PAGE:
The cost of living has increased to crisis levels impacting all of us, particularly those working within education. With teachers' salaries estimated between £36,854 in London and £38,581 per year throughout the UK and around the £18,000 mark for a teaching assistant role , it’s no wonder the nation’s education workers are feeling the economic pinch. It’s not just pay however that is contributing towards the skills shortages in the education sector.

A deep dive into motivation for leaving teaching was carried out by The National Foundation for Educational Research (NFER) , who recently revealed that most teaching staff do not necessarily move into higher-paying jobs outside of teaching when they leave. Findings suggest that a large proportion leave employment or retire, and a majority of those who left moved into other teaching roles (such as the private sector) or jobs in the wider education sector.

The research also revealed that only 2% of teachers who left the profession switched to a different professional career, and more than two-thirds of teachers who left for another job remained working in the wider education sector after leaving.

Money management adding to already rising stress levels

A recent survey of 3,000 teachers carried out by Tes as part of the 2022 staff wellbeing survey revealed that 67% of UK education workers said their workload is not manageable — compared to 36% across the rest of the world. And only 38% of school staff in the UK feel confident in their roles, compared to 79% last year.

Further reinforcing the pressures highlighted above, a survey by NASUWT-The Teachers’ Union , into teacher wellbeing has found that 91% reported that their job has adversely impacted their mental wellbeing in the last 12 months.

Those who worked through the pandemic experienced workloads that were already excessive, rising even further, forcing many to look to their employer to put processes in place to relieve the burden. As a result, 78% of respondents to NASUWT’s survey said that their school does not provide staff with workspaces that promote wellbeing, and two-thirds of teachers say that their school does not have measures in place to monitor and manage stress and burnout.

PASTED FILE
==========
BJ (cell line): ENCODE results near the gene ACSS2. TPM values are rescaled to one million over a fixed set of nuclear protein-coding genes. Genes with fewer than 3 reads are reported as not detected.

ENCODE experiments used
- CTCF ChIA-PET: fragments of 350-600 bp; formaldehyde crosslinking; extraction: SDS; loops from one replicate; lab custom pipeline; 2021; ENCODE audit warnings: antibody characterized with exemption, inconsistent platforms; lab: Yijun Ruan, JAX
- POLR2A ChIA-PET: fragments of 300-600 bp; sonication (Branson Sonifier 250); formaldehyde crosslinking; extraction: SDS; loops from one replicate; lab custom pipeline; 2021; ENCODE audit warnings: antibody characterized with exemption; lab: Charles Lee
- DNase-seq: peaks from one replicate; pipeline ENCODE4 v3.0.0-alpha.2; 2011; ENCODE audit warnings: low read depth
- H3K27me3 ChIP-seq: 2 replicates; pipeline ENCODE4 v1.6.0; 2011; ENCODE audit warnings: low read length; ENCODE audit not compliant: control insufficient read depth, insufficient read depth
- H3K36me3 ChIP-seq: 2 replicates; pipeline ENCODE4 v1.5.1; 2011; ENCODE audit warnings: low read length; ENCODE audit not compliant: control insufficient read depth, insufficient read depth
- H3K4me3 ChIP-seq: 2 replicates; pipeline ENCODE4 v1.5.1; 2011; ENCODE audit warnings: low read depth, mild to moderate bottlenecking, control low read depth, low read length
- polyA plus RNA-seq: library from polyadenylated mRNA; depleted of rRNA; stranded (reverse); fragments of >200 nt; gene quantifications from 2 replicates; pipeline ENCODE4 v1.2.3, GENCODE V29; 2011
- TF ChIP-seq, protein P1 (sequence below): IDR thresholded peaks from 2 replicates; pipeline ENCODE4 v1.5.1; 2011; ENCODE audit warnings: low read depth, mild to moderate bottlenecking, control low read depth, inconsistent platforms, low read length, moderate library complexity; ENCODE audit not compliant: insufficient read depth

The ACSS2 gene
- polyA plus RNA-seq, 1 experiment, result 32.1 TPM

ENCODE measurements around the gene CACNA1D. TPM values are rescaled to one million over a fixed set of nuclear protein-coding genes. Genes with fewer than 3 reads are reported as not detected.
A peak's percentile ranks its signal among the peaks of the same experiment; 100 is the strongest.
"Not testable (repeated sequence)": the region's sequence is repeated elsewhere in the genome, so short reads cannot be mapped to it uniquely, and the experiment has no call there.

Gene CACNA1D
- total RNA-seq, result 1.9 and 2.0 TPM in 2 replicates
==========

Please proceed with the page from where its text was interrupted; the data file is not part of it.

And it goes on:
In order to live comfortably and enjoy a fulfilling career in education, all staff need to implement innovative money management solutions during these difficult financial times. Some of these strategies focus on everyday living, while other methods involve tweaking the work days.

Tips to help manage the current cost of living crisis

Living on teaching, classroom support or non-teaching support staff salaries may not be easy in today’s economic climate, but these viable solutions can positively impact your bottom line.

1. Make a record of expenses

With the cost of living on the rise, it’s important to gather all the details of your monthly spending. By recording your everyday expenses, you can get an overview of your spending and make the necessary adjustments.

When recording expenses, look over past bills and determine an average amount for certain areas such as food, energy, clothing, transportation, entertainment, and work supplies. Now that you have data on your spending habits, focus on areas that stand out to you as excessive spending.

Note where you could cut back and develop a plan to budget more wisely. Then, record your next month’s spending and see if your changes impacted your savings.

2. Prioritise your spending

The next step involves prioritising your spending habits. Take an individualised approach as you list which financial goals are most important to you. Education staff just starting out in their careers may have far different priorities, such as paying off loans and saving for a house, than preparing for retirement and looking forward to travelling.

Make a list of your financial planning goals. When you see what’s most important, you can better make the hard decisions on where you may need to cut back.

3. Be frugal and look for sales